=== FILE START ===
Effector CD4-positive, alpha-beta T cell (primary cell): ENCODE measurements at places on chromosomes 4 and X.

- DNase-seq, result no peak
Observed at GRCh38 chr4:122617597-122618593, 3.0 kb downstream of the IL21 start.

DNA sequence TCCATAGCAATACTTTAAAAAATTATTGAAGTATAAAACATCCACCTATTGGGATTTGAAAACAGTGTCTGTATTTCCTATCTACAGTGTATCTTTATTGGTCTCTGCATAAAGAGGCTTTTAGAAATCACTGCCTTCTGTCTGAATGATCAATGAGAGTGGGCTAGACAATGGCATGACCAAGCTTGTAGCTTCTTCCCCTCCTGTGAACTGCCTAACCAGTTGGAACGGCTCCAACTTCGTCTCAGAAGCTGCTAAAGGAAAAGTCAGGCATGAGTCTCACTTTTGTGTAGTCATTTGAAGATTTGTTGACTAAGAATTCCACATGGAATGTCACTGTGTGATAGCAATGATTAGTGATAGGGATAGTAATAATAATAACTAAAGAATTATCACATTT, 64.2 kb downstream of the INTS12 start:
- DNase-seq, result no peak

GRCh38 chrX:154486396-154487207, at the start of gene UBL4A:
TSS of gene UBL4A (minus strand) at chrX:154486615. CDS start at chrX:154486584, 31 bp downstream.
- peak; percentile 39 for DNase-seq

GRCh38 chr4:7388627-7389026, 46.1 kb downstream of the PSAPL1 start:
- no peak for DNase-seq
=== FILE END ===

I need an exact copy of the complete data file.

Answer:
Effector CD4-positive, alpha-beta T cell (primary cell): ENCODE measurements at places on chromosomes 4 and X.

- DNase-seq, result no peak
Observed at GRCh38 chr4:122617597-122618593, 3.0 kb downstream of the IL21 start.

DNA sequence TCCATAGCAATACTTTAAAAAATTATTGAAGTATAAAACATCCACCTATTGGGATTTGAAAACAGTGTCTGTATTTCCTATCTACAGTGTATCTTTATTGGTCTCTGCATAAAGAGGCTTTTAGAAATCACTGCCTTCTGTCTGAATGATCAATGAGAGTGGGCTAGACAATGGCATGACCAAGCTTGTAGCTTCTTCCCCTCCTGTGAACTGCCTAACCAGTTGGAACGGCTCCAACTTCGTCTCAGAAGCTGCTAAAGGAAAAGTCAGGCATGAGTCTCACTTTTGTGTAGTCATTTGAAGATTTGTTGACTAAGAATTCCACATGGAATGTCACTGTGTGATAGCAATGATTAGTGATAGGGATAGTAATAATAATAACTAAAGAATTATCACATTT, 64.2 kb downstream of the INTS12 start:
- DNase-seq, result no peak

GRCh38 chrX:154486396-154487207, at the start of gene UBL4A:
TSS of gene UBL4A (minus strand) at chrX:154486615. CDS start at chrX:154486584, 31 bp downstream.
- peak; percentile 39 for DNase-seq

GRCh38 chr4:7388627-7389026, 46.1 kb downstream of the PSAPL1 start:
- no peak for DNase-seq